In her piece, Shultz analyzed traditional assumptions and values that law and society hold about marriage and contract law, then identified and tracked emerging trends in each of the fields. She showed that use of contracts to structure and resolve disputes within marriage was both possible and potentially helpful in strengthening this vital social institution. Faculty reactions to the article were mixed, with several readers moderately positive and several mixed or negative views. The senior woman on the faculty, the dominant person in Family Law, was strongly positive. One senior faculty member complained, “The topic of marriage bores and irritates me.” In response to the critics, Shultz extensively revised the article over the next year. It was published in the California Law Review in 1982 but did not appear to change the minds of the negative faculty members and she was again not granted tenure by a majority vote of the faculty.
Many law students then created a letter writing campaign asking current students and alumni to nominate Shultz for the Campus Distinguished Teaching Award. They praised her as an outstanding teacher, both demanding and supportive, and many said that they learned more in her class than in any other at the law school. Some on the faculty were not pleased when she won this award and scolded the dean for “letting” her win it, when it was in fact based on her teaching prowess.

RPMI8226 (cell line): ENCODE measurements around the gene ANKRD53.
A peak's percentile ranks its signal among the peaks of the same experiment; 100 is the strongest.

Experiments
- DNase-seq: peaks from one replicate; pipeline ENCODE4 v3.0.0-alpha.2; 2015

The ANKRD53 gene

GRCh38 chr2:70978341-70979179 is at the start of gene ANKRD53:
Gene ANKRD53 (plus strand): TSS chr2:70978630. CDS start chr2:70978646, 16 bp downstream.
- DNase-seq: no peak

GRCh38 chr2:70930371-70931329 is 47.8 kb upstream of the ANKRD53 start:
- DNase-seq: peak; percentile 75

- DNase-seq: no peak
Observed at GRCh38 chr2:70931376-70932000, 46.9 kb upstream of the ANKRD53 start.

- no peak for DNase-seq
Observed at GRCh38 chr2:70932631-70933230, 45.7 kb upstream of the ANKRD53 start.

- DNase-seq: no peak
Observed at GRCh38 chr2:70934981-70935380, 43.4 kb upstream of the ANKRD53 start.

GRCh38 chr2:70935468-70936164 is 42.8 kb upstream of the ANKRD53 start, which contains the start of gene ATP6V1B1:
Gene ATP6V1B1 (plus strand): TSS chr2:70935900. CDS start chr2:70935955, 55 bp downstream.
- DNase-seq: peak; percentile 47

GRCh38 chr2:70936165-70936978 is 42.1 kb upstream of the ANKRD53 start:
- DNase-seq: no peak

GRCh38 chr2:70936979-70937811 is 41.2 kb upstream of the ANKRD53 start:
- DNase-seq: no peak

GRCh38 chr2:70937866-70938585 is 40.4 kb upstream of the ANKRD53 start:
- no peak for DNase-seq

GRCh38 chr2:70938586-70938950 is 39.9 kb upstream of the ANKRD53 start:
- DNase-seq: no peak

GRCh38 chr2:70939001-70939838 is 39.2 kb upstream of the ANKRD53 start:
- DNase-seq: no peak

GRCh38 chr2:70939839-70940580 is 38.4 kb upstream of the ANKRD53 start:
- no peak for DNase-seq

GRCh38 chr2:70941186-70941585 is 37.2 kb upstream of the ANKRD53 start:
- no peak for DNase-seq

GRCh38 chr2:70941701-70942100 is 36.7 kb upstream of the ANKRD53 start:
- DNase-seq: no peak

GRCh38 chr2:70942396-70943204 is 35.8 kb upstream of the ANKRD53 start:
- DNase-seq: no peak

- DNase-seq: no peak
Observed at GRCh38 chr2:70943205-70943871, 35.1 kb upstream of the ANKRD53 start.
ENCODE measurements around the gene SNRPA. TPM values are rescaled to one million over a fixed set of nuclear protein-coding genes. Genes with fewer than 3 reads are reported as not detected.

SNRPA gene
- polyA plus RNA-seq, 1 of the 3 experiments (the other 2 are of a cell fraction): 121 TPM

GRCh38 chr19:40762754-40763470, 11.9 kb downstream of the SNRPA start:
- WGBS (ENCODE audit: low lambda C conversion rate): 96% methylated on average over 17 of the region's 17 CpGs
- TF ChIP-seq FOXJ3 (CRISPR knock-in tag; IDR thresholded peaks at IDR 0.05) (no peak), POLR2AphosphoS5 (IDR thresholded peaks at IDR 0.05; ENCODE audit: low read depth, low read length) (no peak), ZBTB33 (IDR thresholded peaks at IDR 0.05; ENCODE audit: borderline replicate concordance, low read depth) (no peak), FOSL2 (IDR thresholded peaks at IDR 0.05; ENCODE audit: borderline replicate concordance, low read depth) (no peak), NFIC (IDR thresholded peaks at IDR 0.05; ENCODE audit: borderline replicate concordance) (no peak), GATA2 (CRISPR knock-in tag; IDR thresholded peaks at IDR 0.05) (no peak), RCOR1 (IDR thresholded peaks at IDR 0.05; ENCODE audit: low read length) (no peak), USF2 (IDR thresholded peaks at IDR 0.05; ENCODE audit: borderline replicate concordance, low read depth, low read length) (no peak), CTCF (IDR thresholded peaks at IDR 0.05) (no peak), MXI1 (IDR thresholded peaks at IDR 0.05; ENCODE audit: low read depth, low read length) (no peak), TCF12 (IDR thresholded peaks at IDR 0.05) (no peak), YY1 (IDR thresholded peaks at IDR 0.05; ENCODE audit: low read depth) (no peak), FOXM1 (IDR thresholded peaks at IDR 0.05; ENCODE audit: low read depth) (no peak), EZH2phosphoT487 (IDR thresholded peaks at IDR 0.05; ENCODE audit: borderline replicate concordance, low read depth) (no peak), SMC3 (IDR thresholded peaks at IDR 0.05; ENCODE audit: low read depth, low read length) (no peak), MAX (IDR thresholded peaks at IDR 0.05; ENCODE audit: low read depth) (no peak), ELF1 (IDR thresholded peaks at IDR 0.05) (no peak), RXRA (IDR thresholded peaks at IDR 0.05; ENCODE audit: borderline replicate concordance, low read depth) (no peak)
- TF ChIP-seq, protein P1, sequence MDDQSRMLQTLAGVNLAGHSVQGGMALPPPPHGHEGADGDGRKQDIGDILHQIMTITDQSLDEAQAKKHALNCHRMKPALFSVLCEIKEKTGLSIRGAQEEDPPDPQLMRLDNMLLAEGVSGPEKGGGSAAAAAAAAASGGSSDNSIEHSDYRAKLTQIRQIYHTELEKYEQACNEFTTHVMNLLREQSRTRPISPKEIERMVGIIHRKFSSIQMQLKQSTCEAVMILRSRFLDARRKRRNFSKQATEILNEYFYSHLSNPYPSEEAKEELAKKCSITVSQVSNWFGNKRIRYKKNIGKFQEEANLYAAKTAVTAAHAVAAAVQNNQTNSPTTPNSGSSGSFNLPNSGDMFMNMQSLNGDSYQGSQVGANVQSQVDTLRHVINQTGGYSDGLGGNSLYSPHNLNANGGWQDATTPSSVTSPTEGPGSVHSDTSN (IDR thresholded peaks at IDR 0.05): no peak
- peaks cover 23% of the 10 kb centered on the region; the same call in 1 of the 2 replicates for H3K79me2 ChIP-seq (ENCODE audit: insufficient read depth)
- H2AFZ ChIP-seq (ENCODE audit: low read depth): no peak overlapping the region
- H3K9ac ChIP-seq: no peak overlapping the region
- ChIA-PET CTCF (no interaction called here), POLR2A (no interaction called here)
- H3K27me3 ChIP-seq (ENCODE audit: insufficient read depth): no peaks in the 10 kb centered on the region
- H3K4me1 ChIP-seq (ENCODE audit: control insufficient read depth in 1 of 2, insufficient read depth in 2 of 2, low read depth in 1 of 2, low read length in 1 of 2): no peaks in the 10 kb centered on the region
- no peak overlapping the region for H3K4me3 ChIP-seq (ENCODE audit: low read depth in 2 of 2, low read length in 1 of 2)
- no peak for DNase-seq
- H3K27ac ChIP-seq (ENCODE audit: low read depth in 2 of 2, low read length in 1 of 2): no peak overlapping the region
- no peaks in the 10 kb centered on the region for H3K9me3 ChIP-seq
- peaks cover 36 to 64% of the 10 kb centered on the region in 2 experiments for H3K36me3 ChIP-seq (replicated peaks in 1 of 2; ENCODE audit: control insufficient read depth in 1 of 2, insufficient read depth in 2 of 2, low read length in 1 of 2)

Shultz then worked on a second article with fewer gender dimensions, generated by her teaching of health and medical ethics law. The article proposed a new analysis of the doctrine of informed consent to medical treatment and was published by the Yale Law Journal in 1985. Despite the acceptance by Yale, the article was negatively reviewed by two of the Torts professors on the faculty while the evaluation letters from outside Berkeley were generally positive. The main faculty evaluators had strong negative views about the economics of the proposal and were not as interested in the philosophical, family, and emotive considerations that motivated Shultz’s concern with the case law.
At that time, the law faculty had a two-step procedure for voting on tenure. If the candidate received more than 60% yes votes, tenure was awarded. If less, a second vote is taken in which faculty are supposed to consider the strength of the views expressed by others. The second vote requires the support from 50% of the faculty; Shultz failed on the second vote. She was then advised by the campus Title IX officer to appeal her case, but not to raise the gender issue. The officer, Professor Sally Fairfax, working under the guidance of the Provost Doris Calloway, had data on comparative tenure cases in the University. The officer thought that Shultz’s case was very strong and could be won by comparison with cases across the campus. Shultz filed an appeal.